Researchers in Sweden have proved that it is possible to use carbon fibers as battery electrodes, making it possible for them to store energy. This opens up the possibility that that instead of having large batteries which need to be fitted inside the vehicle to power the engine, the body of the car itself could act as a source of power and store energy directly if it is made of carbon fiber. This would help manufacturers of electric vehicles to make such vehicles a lot lighter and save space by making energy storage an integral part of the structure of the vehicle.
Leif Asp, a professor of material and computational mechanics at Chalmers University of Technology, who was closely involved in the research explained that based on this premise, a car body would not just perform the function of carrying cargo, but would also act as a battery. The carbon fiber can also be used for other purposes such as harvesting kinetic energy, for acting as sensors or for conducting both energy and data. In the event that the carbon fiber can perform all these functions, it would be possible to reduce the weight of a vehicle or aircraft by up to 50%.
Asp has been working with his team on finding out more about the effect of the microstructure of carbon fibers on their electrochemical properties. They found that carbon fibers having small and poorly oriented crystals have good electrochemical properties but exhibit lower stiffness whereas those having large, highly oriented crystals, are stiffer but have electrochemical properties which are too low for use in structural batteries.
“We now know how multifunctional carbon fibers should be manufactured to attain a high energy storage capacity, while also ensuring sufficient stiffness,” Asp said. He said that in the case of cars, a slight reduction stiffness is not an issue. Currently, expensive carbon-fiber composites are used and their stiffness is of the level needed for use in aircraft. There is hence some scope to optimize the carbon fiber for use as energy storage components. The kind of carbon fiber having good electrochemical properties still have a stiffness which is higher than that of steel, while those with poorer electrochemical properties were twice as rigid.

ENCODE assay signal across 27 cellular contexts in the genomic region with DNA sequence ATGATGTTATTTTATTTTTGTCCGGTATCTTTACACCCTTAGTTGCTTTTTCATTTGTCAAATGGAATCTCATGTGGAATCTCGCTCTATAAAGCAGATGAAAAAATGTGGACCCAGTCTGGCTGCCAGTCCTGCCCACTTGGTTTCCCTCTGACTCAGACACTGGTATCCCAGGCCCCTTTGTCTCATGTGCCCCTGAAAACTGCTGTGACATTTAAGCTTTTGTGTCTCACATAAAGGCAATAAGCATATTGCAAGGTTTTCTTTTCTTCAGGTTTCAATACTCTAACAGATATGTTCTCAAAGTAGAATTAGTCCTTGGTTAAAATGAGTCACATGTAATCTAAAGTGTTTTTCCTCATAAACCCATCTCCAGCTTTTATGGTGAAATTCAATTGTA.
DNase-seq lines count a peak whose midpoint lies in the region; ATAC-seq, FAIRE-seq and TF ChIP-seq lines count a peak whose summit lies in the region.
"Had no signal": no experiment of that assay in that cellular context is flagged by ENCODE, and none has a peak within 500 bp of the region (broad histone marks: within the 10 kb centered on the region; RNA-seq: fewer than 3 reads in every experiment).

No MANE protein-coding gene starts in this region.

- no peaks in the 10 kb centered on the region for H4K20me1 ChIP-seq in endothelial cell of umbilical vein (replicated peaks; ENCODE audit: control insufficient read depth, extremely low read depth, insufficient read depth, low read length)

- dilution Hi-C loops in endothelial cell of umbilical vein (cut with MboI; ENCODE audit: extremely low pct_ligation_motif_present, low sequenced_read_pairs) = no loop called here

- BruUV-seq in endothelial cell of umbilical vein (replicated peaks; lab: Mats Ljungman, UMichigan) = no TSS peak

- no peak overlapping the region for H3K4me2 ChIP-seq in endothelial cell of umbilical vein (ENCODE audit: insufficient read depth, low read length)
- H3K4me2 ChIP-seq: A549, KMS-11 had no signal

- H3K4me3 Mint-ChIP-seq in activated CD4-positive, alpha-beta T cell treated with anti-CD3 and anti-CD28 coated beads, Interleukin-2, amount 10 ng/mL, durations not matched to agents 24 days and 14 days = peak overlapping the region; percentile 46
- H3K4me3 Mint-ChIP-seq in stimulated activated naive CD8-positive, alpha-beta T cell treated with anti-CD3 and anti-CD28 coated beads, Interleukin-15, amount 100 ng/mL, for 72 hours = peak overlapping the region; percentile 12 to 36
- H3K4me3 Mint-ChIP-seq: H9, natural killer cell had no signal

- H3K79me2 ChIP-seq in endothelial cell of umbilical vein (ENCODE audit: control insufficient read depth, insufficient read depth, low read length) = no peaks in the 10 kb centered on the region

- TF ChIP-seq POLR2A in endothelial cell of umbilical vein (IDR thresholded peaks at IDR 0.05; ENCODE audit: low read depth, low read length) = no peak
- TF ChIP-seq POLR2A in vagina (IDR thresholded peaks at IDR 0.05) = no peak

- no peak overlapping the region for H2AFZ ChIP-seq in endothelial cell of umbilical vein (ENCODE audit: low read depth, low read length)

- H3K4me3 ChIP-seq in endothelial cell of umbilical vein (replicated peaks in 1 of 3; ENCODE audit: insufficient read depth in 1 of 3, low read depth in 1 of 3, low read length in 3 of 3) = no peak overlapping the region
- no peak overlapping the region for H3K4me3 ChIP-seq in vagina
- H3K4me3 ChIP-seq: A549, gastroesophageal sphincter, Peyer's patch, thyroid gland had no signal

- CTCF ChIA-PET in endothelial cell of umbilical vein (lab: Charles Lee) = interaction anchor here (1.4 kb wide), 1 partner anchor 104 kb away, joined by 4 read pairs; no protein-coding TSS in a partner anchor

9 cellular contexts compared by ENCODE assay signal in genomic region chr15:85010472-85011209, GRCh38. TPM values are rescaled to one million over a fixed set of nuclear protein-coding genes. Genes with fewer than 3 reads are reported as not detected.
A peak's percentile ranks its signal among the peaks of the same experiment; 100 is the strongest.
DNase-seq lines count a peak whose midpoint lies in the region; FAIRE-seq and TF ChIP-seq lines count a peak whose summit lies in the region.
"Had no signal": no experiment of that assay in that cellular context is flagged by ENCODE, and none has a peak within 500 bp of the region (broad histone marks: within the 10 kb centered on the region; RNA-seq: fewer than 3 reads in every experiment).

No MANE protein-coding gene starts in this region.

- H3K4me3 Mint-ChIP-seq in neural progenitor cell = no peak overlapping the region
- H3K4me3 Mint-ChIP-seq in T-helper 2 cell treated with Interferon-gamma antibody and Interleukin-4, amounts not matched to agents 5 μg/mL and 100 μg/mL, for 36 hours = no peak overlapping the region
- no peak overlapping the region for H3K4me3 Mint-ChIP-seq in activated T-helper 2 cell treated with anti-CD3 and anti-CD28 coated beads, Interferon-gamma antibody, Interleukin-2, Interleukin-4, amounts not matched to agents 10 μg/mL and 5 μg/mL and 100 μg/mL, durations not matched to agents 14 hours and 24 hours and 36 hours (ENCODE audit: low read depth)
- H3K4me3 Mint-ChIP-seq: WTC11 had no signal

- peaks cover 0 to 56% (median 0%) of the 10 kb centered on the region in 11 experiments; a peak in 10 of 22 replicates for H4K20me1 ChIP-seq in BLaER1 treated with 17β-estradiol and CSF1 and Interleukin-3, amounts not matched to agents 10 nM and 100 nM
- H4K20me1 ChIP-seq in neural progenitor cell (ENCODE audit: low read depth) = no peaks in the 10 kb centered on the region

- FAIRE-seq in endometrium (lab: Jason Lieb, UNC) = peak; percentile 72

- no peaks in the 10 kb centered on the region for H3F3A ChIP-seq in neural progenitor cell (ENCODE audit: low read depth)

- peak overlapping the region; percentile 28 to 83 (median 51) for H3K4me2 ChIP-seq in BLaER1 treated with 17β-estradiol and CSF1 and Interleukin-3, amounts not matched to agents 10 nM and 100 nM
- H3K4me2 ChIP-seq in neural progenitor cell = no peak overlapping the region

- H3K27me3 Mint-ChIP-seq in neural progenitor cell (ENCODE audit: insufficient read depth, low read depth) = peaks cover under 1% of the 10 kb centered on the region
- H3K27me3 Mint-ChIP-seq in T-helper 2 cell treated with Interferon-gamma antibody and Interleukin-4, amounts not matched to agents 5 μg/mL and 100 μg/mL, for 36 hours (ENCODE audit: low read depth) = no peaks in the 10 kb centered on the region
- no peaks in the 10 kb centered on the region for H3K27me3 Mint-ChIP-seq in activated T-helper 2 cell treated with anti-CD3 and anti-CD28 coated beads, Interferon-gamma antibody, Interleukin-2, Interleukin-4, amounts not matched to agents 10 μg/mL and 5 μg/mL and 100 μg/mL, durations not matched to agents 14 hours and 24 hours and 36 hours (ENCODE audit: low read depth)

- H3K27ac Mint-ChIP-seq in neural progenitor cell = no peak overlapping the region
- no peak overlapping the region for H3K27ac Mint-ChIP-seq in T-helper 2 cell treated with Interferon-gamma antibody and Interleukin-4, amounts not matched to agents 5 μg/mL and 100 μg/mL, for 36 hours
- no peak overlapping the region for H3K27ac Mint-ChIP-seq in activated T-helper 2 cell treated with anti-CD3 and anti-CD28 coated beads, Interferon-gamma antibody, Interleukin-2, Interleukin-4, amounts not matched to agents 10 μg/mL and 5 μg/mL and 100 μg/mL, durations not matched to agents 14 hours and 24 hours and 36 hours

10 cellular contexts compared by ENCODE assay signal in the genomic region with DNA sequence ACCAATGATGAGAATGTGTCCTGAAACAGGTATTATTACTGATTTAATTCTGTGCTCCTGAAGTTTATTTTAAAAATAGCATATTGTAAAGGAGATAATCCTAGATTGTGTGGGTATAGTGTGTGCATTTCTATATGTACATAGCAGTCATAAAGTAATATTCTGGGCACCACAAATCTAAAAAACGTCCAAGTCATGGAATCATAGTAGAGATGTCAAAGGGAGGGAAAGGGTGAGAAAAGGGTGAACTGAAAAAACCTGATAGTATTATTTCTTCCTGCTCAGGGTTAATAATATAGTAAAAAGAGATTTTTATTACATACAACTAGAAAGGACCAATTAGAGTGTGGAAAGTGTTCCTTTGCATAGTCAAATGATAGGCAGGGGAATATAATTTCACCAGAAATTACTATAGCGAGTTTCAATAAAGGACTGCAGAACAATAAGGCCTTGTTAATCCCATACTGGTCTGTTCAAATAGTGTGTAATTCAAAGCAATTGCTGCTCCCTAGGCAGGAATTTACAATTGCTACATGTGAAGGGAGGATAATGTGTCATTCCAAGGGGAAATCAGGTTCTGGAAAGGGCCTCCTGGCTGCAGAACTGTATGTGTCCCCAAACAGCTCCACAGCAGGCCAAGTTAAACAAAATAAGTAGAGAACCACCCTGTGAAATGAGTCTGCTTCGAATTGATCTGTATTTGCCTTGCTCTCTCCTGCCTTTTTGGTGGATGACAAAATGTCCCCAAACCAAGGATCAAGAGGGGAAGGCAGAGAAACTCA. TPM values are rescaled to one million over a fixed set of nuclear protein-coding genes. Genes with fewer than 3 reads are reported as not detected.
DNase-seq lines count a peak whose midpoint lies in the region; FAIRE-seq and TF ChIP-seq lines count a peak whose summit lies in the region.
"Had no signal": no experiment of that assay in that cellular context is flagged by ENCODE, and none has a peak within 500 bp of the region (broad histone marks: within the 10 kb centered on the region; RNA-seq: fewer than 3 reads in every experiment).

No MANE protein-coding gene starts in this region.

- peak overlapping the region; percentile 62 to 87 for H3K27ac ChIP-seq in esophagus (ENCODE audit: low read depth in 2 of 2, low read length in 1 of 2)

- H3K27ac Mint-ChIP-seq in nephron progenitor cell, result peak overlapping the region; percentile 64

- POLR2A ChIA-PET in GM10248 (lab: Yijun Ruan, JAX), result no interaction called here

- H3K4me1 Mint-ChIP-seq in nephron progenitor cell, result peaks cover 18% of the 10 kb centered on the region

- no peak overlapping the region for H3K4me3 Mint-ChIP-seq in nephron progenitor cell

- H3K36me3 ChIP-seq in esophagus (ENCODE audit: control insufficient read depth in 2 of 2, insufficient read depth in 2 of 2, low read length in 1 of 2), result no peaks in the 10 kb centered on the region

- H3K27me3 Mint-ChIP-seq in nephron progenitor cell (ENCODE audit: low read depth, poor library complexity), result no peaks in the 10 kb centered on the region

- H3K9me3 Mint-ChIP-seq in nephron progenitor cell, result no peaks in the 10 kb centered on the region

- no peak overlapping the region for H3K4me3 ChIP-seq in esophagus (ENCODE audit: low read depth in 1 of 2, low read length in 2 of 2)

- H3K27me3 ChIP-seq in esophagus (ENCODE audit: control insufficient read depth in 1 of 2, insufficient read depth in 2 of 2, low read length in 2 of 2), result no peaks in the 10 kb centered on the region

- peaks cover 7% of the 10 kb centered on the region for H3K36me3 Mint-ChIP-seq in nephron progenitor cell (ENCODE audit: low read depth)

The research team is now working with both automotive and aerospace industries, on coming up with the optimal carbon fiber that would have the right balance of stiffness and electrochemical properties so that it can be used as a battery..
“The key is to optimize vehicles at system level – based on the weight, strength, stiffness and electrochemical properties,” said Asp. He said that while structural batteries may not be as efficient as conventional batteries, it would still be possible to make very large gains can be made at system level due to their load-bearing capability.
Hamid Moaref has always been fascinated by cars and the automotive industry. His family has a longstanding association with the industry and has been in the tire business for the past 35 years. Raised in Dubai, Hamid attended Capilano University in Vancouver where he graduated with a BBA in marketing before attending an intensive course in magazine publishing in 2005. He has been the publisher and chief editor of Tires & Parts magazine for the past ten years.
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